How Much Does Precast Concrete Cost?

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Precast concrete can withstand damage from storms, tornadoes, heavy rains and heat.  Similar to concrete, precast concrete can even help prevent fires, termites, mold and rot.

The main difference between precast concrete and standard concrete is that precast concrete is formed at an offsite location from a mold, but standard concrete is poured and formed on site.

There are many advantages of precast concrete that can actually make it cheaper.

First, the fact that precast concrete is made in a factory means that it is of high quality since that is all the factory does.  Second, the molds that are used to form the precast concrete can be reused for years, meaning that these concrete pieces can be created over and over.

The ability to quickly erect panels at the site is another advantage of precast concrete.  Once footings are prepared, panels can be placed quickly to form the enclosure.  This requires some lead time to order the panels but is an advantage at the site.  Rather than having to build a mold, pour the concrete, and wait for it to dry, the construction can continue immediately after placing the wall.  It also means that construction can be completed within a relatively small footprint and may allow building in weather that would negatively affect other types of construction.

Solid, high-quality concrete construction built with an efficient use of labor creates a very cost effective structure.

Precast Concrete Stacked Wetcast Panels by Armcon Precast, on Flickr
Precast Concrete Stacked Wetcast Panels” (CC BY 2.0) by  Armcon Precast

How much does precast concrete cost?

The cost of precast concrete typically depends on factors such as the location or origin of the material used, the size of the piece in question, the number of pieces that you want to order, the quality of the materials, and the shape and structure of the piece.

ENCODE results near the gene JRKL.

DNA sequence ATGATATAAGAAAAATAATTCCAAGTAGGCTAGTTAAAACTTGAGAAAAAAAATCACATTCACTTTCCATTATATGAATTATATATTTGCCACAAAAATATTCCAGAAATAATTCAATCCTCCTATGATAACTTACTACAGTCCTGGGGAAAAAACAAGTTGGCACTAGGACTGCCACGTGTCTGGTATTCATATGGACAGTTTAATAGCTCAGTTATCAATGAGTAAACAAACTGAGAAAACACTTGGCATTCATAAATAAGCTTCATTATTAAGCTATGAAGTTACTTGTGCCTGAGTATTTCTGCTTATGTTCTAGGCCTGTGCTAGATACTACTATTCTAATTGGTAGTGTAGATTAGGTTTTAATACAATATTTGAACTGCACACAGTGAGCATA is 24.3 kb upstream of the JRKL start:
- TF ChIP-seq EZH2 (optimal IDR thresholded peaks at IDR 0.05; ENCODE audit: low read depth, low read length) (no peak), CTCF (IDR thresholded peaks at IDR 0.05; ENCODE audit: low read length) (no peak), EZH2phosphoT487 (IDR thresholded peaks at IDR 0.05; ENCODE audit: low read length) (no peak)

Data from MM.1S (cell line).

By the cubic yard, if this is how the contractor will charge, complete jobs, including the ready mix, rebar, mastic and labor, can range anywhere from $275 to $400 per cubic yard.  So, for example, a four cubic yard project could cost upwards of $2,000.  Since all jobs are going to be so unique, consider getting multiple quotes, for free, from local, licensed contractors in your area at

According to, they claim that you should allow an average of $350 per cubic yard for the complete job. has a large list of precast concrete and its cost.  Here, the average cost can range anywhere from $6 to as much as $15 per square foot.  Structural precast can range from $43 per linear foot for a 15-foot span to as much as $95 per linear foot for a 30-foot span.  These are the costs for the material only and won’t include the labor.

Since precast concrete can be formed into just about anything, we broke down the costs for the most popular projects inside our table below:

Type of ProjectAverage Price
Precast Concrete Fence$15 to $40 per square foot installed, depending on the block being used
Precast Concrete Light Pole Base$500 to $900 per pole base installed
Precast Concrete Panel$150 to $500 each, depending on the size. No installation.
Precast Concrete Retaining Wall Block$15 to $30 per square foot installed
Precast Concrete Splash Blocks$10 to $40 each
Precast Concrete Steps$200 per 4-foot wide step (no install)
Precast Concrete Wall Caps$12 to $15 per linear foot

Precast concrete overview

Precast concrete can be poured into virtually any shape, including steps, retaining walls, fences, light poles, basement walls or as a slab.  It’s also commonly used to build silos, cattle feed bunks, troughs, channels and retaining walls.

This type of concrete can be installed in just about any weather.  Standard concrete cannot be poured in the rain, but precast concrete is ready at any time, since, as mentioned, it’s produced offsite.

With precast concrete, panels can be full or a “half-sandwich.”  The former gives more durability and insulation while the latter includes one concrete face and has less insulation.

There are also hollow core panels which are used for making walls and floors.

During a common installation procedure, contractors will erect the concrete panels, seal and bolt them together.  After this is done, the slab will be poured and the floor joists above the foundation will be installed to brace the foundation walls.  Once braced, the backfilling will begin.  From delivering to installing, including the backfill, the entire process can take a day.

What are the extra costs?

Purchasing precast concrete online or from other regions may require additional costs to cover the expenses for shipping or delivery.

As noted above, some of the costs won’t include professional installation.

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